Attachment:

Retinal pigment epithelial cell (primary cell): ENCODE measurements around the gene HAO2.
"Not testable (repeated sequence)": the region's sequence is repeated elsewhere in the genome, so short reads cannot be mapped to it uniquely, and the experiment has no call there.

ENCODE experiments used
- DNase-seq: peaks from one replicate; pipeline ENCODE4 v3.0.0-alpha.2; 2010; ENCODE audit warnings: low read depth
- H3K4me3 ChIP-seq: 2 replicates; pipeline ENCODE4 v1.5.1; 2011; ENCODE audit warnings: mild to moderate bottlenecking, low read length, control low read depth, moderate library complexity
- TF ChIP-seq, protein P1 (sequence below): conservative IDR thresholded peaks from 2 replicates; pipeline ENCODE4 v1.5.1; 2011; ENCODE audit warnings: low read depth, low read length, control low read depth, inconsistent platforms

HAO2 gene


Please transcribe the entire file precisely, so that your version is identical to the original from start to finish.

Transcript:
Retinal pigment epithelial cell (primary cell): ENCODE measurements around the gene HAO2.
"Not testable (repeated sequence)": the region's sequence is repeated elsewhere in the genome, so short reads cannot be mapped to it uniquely, and the experiment has no call there.

ENCODE experiments used
- DNase-seq: peaks from one replicate; pipeline ENCODE4 v3.0.0-alpha.2; 2010; ENCODE audit warnings: low read depth
- H3K4me3 ChIP-seq: 2 replicates; pipeline ENCODE4 v1.5.1; 2011; ENCODE audit warnings: mild to moderate bottlenecking, low read length, control low read depth, moderate library complexity
- TF ChIP-seq, protein P1 (sequence below): conservative IDR thresholded peaks from 2 replicates; pipeline ENCODE4 v1.5.1; 2011; ENCODE audit warnings: low read depth, low read length, control low read depth, inconsistent platforms

HAO2 gene